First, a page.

The BRSCC let go of the Porsche championship at the last minute due to dwindling numbers which in part was due to increased costs for reduced track time. The championship has been divided for a while with more speed / cost going into Boxsters that really only a very few could afford and a growing separation with 924 drivers.   

So we signed up for the CALM Porsche trophy with a mix of Porsche models and race types run on a not-for-profit basis and raising funds for the Campaign Against Living Miserably a well established mental health charity.

A track day in March with the 750 Motor Club went well, despite a minor panic when the exhaust disconnected and I thought the new engine had failed (lots of vibration / won't rev feeling 😭).

Then the c-19 thing happened and Motorsport was cancelled until July. 

Most of the CALM Porsche season was in the early part of the year so has been lost. But the best is saved until last a shared grid with v8s on the under-card of the British GT/F3 weekend on the Brand's Hatch GP circuit.

Checking the car over the week before we found the battery leaking and steam coming from the centre radiator, so were hastily arranging delivery of replacement parts to ensure we could go racing.  

Monday, 23 September 2019

First fire up and running the Engine

After far too long a period not able to work on the car, we attempted to start the engine.

Whilst one of us filled up the fluids (coolant / hydraulic /engine oil) the other finished fitting the air intake and throttle body to the top of the engine.  The oil we are using is millers motor sport break-in.  We also added 20 litres of fresh super unleaded fuel into the tank.  We had drained the old fuel before taking the engine out.  

To get the oil pressure up we turned the engine over on the starter motor with the fuel pump disconnected.  It took a minute of two for the fuel to flow once reconnected but the engine didn’t fire up properly!   

A quick check and we found some of the coil pack plugs were not pushed all the way in, so we only had sparks on a few cylinders.  With that corrected we tried again and wow how it roared into life.  The light weight flywheel is immediately obvious, letting the engine revs rise really quickly.   

We kept the car at a fast idle 2500 revs to bring it up to full temperature, adding more hydraulic fluid to the power steering and coolant as the air bled out of these systems.   After about 30 mins of running we were done. No leaks found and only a few minor pieces to refit before heading out on track to complete the running in.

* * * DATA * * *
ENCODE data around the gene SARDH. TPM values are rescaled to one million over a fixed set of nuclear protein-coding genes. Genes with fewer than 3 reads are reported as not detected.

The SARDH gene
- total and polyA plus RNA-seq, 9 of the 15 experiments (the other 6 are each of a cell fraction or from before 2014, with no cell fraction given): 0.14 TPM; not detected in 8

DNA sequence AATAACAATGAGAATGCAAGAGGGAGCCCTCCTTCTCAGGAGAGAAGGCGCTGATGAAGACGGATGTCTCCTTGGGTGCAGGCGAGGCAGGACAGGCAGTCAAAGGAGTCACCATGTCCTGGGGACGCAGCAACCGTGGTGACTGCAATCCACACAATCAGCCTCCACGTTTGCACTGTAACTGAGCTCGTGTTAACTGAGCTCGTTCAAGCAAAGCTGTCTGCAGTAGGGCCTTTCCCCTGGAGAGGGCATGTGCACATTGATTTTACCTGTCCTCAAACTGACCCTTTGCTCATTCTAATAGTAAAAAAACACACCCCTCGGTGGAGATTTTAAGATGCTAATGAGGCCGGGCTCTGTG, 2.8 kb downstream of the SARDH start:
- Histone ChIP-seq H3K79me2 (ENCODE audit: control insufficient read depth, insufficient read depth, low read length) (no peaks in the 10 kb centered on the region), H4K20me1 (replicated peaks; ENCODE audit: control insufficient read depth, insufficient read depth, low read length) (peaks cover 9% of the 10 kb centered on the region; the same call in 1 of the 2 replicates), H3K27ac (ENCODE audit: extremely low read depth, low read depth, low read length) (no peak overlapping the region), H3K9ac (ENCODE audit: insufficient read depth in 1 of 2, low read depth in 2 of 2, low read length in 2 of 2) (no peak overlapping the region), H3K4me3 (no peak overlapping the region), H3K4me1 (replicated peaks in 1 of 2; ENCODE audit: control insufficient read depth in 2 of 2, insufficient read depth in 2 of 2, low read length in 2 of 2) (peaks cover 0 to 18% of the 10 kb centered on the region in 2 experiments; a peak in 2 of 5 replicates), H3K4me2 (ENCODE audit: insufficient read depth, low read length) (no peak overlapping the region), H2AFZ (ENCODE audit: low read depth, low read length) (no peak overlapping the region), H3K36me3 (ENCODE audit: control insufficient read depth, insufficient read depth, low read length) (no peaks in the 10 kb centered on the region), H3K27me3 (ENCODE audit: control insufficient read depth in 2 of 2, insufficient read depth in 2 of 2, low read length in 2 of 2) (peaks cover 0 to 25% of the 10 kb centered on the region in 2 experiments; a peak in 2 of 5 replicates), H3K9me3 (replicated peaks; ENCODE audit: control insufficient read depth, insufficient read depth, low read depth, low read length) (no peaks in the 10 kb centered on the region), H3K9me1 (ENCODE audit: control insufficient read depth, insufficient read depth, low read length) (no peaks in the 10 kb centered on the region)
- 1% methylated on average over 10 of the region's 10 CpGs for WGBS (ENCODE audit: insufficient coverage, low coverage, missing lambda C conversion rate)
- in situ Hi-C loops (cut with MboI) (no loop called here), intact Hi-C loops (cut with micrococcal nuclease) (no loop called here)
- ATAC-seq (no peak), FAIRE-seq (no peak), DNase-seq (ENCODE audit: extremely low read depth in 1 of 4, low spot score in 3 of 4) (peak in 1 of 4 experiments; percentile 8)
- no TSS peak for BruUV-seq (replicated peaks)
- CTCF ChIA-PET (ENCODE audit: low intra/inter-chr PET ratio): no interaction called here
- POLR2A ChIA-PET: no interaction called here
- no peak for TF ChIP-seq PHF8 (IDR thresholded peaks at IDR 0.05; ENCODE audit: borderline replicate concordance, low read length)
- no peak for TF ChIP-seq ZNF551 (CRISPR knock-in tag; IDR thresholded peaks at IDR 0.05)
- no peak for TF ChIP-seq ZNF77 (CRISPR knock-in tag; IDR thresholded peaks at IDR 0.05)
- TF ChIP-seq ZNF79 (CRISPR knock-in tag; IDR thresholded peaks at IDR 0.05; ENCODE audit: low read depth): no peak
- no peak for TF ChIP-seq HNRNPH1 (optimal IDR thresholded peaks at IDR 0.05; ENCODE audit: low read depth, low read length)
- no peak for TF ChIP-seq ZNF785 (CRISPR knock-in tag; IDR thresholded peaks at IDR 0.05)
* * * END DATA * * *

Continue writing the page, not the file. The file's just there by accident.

After recurring the front and rear bumpers, under trays and engine covers, we needed to recheck all of  the ride height and alignment before driving the car. This actually needed minimal adjustment so didn’t set up back too much time.  

We booked a track day at Snetterton to complete the running in of the engine.  The aim of the day to do as many miles and possible.  On track we limited the engine revs to ~4500rpm for the morning, clocking up over 100 miles around the circuit.  

The engine ran fine, so over the lunch break we dropped the running in oil out and switched to our preferred millers nanotech race oil.  Upping the Rev limit during each 30 min session in the afternoon we finished with another 80 miles on the clock and getting up towards the 7000rpm red line.

We didn’t time any laps and but the engine felt good and our top speeds were comparable to race conditions so everything seems well.   With the race season pretty much over, we won't be running this year, but know there is relatively little stopping us getting out for some racing next season!

Saturday, 1 June 2019

Engine re-install

The engine re-install was equally as long and difficult as the removal.   The same process of getting the rear of the car as high as possible to allow the engine to slide underneath the rear worked alright in the end.  

With the engine block inched into place and connected to the car via the front engine mount things started to get a bit tricky.  As there is no rear engine mount the block needed to be supported on some extra axle stands whilst we re-fitted the gearbox.  We had made life as easy as possible by purchasing a clutch guide tool to centre the clutch disc and some long M12 studs onto which we could hang the gearbox bell housing.